The Ras Laffan port in Qatar provides a useful case study from Restrata. We established comprehensive security systems in the port, the largest gas export port in the world, which was a $170 million project. We established access control from the moment people arrived at the port, using cards as well as CCTV cameras to maintain perfect control over where everyone is within the facility. It included unmanned aerial vehicles (UAVs) to fly over areas that are difficult to manage, and look for changes that could suggest a security threat. It used thermal imaging cameras, which can see through dust storms or in the dark. Each of these technologies can improve the efficiency of companies, whether it is Ras Laffan, or a processing facility in Kurdistan. You know what is happening, there are no blind spots, but there are also commercial benefits. With a card controlled attendance system, you know that contractors are submitting accurate invoices, because their activities can be checked against the system. Other areas include efficiency around specific equipment. Instead of having thousands of people patrolling a pipeline, you can have digital tripwires or cameras that can protect a frontier much more consistently, rigorously, and efficiently.

What, more specifically, do your companies do in Kurdistan to develop local human capacity?
Every drilling operation requires a team of 80-100 people that must each be trained in 20-25 courses. We observe who needs what training by developing training and competency matrices, and we run the needed programs. We are developing a permanent learning and development center in Kurdistan, carrying out courses, and will soon have our own dummy oil rig at our training center. We also provide certification through several international certification bodies, so that our training systems provide trainees the ability to work internationally. Fire training is another major strength of Stirling Group, and one in which British expertise provides significant value-add. We are an official agent for the fire college in Moreton-in-Marsh, the premier firefighting college in the UK, and we are currently training 70 Iraqi firefighters in the UK for them to run a full fire brigade for Gazprom. For Kurdistan's workers to benefit from the work being brought to the Region through the oil and gas industry, they must develop a competency in the sector, and that is what we offer. As the government wants to slim public sector employment, our training for the private sector can prove very valuable.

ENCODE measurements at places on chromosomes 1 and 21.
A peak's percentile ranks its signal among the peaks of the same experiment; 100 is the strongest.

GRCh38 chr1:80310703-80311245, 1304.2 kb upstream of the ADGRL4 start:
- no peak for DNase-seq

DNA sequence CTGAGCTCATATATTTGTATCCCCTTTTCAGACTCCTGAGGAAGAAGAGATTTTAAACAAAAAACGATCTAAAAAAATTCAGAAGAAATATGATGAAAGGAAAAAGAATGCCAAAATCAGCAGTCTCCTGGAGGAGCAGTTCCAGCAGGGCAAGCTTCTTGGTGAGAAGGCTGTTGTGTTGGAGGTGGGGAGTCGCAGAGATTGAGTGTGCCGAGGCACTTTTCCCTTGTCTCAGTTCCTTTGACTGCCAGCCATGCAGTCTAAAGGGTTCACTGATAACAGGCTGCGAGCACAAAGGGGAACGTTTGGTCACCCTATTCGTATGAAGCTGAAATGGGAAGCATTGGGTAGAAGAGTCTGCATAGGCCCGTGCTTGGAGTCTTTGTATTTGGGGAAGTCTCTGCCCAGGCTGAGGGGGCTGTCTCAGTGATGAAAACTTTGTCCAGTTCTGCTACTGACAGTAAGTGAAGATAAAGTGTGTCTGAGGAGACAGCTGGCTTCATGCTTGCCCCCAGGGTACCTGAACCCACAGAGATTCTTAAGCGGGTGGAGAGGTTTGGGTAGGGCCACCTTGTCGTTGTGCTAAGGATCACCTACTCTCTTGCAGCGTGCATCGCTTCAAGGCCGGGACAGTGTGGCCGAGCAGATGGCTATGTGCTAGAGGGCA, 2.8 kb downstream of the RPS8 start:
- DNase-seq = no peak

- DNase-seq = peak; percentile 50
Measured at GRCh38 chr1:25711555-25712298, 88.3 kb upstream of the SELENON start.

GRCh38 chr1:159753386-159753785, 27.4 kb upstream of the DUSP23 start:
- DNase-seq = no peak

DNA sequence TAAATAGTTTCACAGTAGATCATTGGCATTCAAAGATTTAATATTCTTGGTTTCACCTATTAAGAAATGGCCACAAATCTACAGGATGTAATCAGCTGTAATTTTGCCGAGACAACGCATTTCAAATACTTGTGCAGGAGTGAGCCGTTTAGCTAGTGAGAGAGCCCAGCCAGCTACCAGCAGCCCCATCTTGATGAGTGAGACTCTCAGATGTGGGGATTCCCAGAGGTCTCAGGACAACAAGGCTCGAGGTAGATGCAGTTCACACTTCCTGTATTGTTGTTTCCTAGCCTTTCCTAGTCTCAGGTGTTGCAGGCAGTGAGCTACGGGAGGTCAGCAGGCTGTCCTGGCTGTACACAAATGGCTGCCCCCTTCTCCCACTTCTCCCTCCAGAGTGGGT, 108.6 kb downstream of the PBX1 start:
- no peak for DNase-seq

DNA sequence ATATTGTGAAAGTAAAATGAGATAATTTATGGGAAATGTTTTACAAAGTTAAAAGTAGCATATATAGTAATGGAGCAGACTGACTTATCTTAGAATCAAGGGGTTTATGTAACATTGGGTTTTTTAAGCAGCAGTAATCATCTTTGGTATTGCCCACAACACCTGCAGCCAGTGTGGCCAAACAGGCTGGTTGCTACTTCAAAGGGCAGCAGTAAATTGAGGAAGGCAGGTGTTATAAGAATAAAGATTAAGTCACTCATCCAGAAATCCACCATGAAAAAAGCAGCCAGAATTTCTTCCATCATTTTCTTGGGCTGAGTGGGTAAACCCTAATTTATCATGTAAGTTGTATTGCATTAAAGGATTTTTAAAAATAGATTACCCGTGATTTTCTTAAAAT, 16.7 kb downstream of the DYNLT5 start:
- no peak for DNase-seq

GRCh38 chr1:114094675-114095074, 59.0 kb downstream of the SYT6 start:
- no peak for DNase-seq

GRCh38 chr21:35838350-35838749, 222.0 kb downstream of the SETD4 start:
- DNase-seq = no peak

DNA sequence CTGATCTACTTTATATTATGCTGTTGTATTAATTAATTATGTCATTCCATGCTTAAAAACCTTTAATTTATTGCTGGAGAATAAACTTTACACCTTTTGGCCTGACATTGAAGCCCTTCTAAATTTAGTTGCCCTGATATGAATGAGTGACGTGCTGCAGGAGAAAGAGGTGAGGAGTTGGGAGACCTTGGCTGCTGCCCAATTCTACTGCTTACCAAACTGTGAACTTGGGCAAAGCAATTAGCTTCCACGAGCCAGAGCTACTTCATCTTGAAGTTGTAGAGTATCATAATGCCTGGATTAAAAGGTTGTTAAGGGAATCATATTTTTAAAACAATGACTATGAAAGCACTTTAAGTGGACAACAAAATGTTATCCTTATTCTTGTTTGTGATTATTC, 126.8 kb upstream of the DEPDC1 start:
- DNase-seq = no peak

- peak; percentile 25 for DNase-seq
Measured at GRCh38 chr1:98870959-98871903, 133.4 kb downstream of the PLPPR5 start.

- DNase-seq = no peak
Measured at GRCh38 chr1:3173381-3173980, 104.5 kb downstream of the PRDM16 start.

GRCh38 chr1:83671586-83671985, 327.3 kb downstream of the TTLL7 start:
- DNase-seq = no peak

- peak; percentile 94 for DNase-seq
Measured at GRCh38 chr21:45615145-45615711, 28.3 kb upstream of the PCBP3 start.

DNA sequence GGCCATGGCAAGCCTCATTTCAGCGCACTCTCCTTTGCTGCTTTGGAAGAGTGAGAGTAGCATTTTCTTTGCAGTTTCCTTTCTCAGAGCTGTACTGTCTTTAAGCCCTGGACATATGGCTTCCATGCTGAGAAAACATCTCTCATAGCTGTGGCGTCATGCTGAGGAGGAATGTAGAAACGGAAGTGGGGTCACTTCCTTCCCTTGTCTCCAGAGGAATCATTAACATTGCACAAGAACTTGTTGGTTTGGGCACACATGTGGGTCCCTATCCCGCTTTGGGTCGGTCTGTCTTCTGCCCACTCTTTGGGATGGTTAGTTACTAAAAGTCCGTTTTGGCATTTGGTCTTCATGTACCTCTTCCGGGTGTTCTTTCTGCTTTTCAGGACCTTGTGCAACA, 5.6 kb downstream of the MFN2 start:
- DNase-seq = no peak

How do you see the market for HSSE developing as the energy industry in Iraq matures?
We see the growth of the security technology area as exponential. When exploring for oil, there are limited needed inputs for security, but once production begins, there is more and more that must be protected, and once commerciality is declared, companies know that they are staying. Right now there are a limited number of companies that are producing, but this is increasing every year. As this progresses, the more production that happens, the more demand there will be for security services and technology, as well as HSE training and solutions. Additionally, we see growth in non-oil sectors such as hotels. We have done security consulting for the most prestigious hotels in the UAE, and we can replicate that here. In the construction sector, new developments in Kurdistan do not always currently follow international health and safety standards. However, we believe that this is changing rapidly with the entrance of global developers, such as Emaar, to the market. As HSE compliance increases, so will demand for our services.